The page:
Justice in the works at last for the victims of the Caracazo, Yumare and Cantaura

caracazo-truck.jpg

A truck carries coffins of the victims of the Caracazo to a mass grave somewhere in Caracas, Venezuela, early March, 1989.

Venezuela is making major progress in unearthing the truth about several political killings of the “democratic” 40 years of the Punto Fijo era, that false golden age that the oppos are doing their damnedest to bring back. Two of the worst massacres, after the Caracazo of 1989, are those of Cantaura and Yumare from the early- to mid-1980s, in which bodies of the tortured and disappeared were buried in mass graves that, until recently, remained untouched. Here’s the latest on the Cantaura massacre investigations:

This Sunday marks the 27th anniversary of the Cantaura Massacre, in which 400 members of the Armed Forces and dozens of officers of the General Directorate of Intelligence and Prevention Services (DISIP), with the help of Caberra and Bronco airplanes from the Air Force, cruelly murdered 25 Venezuelans.

The actions began at 5:30 am on October 4, 1982. They were part of a military operation already underway, whose objective was to destroy a presumed guerrilla camp of the Américo Silva Front, which at the time was in an uprising against the government of then-president Luís Herrera Campins (1979-83).

The victims were all between the ages of 16 and 30, and the majority were shot in the back of the head.

The dead have been identified as follows:

Roberto Rincón Cabrera

Emperatriz Guzmán Cordero

Carmen Rojas García

Sor Alonso Salazar

José Núñez

Mauricio Tejada

Enrique Márquez Velásquez

Carlos Hernández Arzola

Idemar Castillo

Luisa Estévez Arranz

Baudilio Herrera Veracierto

José Becerra Navarro

Eumenedis Ysoida Gutiérrez Rojas

Diego Carrasquel

Luis Gómez

Antonio Echegarreta

Eusebio Martel Daza

Rubén Castro Batista

Nelson Pacín Callazo

Carlos Zambrano Mira

Beatriz Jiménez

Julio Faría Mejía

In response to the families of the victims, the Public Ministry re-opened the case in 2006. To date, 23 new investigations have been conducted, in order to gather sufficient evidence to establish criminal responsibilities in the massacre of Cantaura, in the state of Anzoátegui.

[…]

With these materials, the National Assembly, by way of Reinaldo García, the president of the Human Rights Subcommission, proposed the creation of a Truth Commission to advance investigations into the political killings and disappearances of the 1960s, 1970s and 1980s.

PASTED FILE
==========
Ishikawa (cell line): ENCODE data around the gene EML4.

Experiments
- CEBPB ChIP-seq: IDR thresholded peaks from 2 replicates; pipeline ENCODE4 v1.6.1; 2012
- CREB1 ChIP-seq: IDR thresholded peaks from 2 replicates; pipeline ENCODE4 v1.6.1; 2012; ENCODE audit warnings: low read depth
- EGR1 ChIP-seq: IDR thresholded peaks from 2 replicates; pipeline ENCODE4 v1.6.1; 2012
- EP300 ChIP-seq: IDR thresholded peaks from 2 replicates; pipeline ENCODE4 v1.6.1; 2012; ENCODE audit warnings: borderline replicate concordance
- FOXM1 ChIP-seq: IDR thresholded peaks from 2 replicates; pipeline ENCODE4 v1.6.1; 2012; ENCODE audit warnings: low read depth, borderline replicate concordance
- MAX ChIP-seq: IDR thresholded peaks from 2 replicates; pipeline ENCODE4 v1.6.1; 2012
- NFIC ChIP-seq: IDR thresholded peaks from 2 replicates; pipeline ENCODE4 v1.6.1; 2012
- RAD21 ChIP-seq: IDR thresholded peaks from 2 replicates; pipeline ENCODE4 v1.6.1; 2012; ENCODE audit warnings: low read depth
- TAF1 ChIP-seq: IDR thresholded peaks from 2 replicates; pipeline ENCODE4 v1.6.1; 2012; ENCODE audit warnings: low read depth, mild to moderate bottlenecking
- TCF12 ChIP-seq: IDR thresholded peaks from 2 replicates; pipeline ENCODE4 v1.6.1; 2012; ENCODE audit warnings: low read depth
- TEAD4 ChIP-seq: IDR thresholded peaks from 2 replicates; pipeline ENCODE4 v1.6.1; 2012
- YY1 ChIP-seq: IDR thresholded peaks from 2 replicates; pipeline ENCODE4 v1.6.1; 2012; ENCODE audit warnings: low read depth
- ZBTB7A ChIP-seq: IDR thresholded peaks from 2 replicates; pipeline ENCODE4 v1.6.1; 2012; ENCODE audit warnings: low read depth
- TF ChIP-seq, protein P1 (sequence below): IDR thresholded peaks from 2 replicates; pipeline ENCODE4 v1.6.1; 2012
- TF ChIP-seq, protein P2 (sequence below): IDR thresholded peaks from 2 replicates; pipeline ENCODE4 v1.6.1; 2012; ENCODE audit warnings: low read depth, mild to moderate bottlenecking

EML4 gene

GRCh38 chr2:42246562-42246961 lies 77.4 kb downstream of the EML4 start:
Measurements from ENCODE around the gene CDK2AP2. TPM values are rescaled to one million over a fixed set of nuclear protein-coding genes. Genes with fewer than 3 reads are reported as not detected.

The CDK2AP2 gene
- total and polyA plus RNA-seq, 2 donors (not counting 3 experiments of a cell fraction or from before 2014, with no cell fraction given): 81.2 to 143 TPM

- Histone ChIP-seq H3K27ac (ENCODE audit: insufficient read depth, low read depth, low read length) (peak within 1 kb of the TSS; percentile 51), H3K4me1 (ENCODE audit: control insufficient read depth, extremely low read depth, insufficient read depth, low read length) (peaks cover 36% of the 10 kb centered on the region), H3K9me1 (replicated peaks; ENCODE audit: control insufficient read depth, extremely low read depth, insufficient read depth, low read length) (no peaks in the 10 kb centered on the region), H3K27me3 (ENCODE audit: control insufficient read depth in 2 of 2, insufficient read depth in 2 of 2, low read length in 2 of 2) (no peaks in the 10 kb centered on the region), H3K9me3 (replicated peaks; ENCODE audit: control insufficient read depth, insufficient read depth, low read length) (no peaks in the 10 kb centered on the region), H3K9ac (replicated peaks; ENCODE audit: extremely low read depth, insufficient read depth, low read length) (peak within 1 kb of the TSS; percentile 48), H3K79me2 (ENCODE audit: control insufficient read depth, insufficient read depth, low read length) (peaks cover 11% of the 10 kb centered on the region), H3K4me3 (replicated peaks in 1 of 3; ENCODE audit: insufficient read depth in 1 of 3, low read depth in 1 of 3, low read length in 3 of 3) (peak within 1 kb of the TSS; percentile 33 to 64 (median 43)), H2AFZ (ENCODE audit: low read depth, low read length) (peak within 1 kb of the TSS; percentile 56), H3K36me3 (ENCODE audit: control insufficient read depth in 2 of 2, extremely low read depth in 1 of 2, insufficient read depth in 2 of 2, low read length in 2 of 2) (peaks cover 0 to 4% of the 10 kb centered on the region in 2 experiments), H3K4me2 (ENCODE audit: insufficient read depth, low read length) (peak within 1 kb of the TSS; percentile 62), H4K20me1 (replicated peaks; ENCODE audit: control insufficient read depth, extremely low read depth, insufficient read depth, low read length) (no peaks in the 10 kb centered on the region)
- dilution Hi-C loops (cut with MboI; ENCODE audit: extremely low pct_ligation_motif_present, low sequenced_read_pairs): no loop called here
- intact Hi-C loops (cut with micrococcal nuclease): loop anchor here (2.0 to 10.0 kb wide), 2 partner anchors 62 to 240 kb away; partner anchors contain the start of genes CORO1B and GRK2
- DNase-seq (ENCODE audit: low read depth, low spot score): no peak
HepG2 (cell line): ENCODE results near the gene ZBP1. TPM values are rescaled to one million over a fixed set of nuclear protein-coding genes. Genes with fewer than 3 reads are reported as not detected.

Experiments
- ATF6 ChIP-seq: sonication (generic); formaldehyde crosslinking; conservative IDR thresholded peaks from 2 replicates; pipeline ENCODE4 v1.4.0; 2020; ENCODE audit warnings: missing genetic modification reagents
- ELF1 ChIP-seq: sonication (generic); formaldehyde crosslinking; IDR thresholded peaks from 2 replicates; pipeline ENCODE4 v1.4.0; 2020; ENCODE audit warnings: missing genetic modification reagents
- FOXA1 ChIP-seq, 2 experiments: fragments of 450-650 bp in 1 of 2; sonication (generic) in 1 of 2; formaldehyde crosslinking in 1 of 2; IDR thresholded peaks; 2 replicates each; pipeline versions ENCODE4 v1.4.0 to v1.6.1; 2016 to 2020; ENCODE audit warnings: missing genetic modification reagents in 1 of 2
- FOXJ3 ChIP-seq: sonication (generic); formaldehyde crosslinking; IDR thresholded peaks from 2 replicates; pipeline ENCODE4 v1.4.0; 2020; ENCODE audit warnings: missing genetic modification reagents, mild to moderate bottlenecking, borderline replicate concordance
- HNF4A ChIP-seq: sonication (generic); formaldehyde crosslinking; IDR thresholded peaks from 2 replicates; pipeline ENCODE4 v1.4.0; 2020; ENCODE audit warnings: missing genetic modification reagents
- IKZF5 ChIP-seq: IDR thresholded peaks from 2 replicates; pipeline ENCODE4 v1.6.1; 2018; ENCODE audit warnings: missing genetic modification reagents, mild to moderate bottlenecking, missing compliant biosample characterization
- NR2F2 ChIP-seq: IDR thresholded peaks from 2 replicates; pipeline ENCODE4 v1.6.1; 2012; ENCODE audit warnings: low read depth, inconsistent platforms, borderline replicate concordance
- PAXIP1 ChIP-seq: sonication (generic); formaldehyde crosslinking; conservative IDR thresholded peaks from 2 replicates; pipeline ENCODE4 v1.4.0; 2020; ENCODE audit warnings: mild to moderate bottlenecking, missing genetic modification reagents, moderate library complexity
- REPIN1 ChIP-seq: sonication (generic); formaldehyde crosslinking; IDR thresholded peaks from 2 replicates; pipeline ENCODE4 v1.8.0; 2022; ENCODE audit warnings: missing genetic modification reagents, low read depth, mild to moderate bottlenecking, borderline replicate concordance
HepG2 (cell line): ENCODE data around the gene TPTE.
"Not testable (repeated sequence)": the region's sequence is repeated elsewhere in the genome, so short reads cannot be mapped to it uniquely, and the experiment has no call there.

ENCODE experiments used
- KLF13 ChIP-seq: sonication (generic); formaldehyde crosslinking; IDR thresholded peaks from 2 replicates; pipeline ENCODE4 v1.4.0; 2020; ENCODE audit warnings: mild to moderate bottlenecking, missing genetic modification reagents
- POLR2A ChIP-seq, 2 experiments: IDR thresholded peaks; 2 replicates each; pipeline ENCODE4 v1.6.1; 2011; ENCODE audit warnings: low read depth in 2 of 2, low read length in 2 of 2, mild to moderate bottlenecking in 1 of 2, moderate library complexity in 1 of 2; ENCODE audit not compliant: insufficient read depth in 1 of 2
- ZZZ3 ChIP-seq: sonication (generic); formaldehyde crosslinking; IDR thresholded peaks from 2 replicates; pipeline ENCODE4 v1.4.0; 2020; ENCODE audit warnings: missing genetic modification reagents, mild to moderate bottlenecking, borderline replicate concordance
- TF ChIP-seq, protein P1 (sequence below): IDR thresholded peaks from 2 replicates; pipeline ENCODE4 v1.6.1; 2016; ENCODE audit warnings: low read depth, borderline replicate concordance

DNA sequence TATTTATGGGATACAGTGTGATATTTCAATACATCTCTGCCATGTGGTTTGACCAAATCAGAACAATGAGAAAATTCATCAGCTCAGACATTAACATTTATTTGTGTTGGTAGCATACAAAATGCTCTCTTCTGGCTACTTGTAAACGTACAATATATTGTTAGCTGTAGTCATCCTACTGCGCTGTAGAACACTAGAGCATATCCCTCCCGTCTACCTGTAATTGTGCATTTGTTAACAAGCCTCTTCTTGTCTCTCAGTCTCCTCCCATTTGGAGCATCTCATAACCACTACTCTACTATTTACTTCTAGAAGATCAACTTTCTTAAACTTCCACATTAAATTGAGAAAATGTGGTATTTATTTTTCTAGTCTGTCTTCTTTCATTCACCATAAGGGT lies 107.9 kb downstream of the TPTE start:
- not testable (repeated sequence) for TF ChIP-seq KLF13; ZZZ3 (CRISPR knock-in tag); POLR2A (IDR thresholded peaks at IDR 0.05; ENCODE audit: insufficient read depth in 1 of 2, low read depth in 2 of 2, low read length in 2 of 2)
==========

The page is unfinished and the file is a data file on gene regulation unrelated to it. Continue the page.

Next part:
The parliament also designated a commission of deputies to investigate and establish civil and administrative responsibilities regarding the victims, disappeared ones and torture victims of the Cantaura, Yumare and Caracazo massacres, among others.

The commission plans to develop an Organic Law for the Classification and Declassification of Documents and Videos to open the archives of the military and police forces.

Reinaldo García said that, along with the discussion of the Truth and Justice Law, the commission would continue exhuming the bodies of the victims, and would not forget the restitution payments for the survivors and family members.

Translation mine.

For those who can read Spanish, there’s an interview here with Luís Machado, one of six survivors of the Yumare massacre of 1986, and a victims’ rights advocate. The document can be downloaded in PDF form and comes courtesy of Ciudad Caracas.

And in English, Venezuelanalysis has a progress report on the latest investigations into the deaths of the Caracazo. Official figures from the time of the massacre put the death count at around three hundred, but this is widely believed to be a gross underestimate, with the true number being in the thousands.

To get some idea of the mayhem the Caracazo unleashed, here’s a little YouTube (with music from Argentina’s own Bersuit Vergarabat):

The lyrics are very appropriate. The chorus goes:

Here comes the explosion

Here comes the explosion

Of my guitar

And your government

As well.

And if you should have any doubt

I’ve come to grips with what’s so hard

If this is not a dictatorship,

What is it?

What is it?

Ah yes, the glorious “democracy” of the Fourth Republic. Who misses it? And is this what lies in store for Honduras under its own current faux-democratic dictatorship? Hell, no–Honduras is living it already.

Se viene el estallido…

Facebooktwitterredditpinterestlinkedinmail
This entry was posted in Fascism Without Swastikas, Huguito Chavecito, Isn't That Illegal?, Law-Law Land, Not Hiding in Honduras. Bookmark the permalink.

2 Responses to Justice in the works at last for the victims of the Caracazo, Yumare and Cantaura

  1. Manaat says:

    It’s funny they have Nitu Perez Osuna in that last segment. I wonder what TV station she worked for then (I don’t think Globovisión existed yet).

  2. Heh…it was Venevisión.
    I guess that back then, they were not yet under orders to minimize anything that went against the neoliberal line.
    I love the way they made her sound like a chipmunk on helium. (Not that she sounds any less idiotic at normal speed!)

Comments are closed.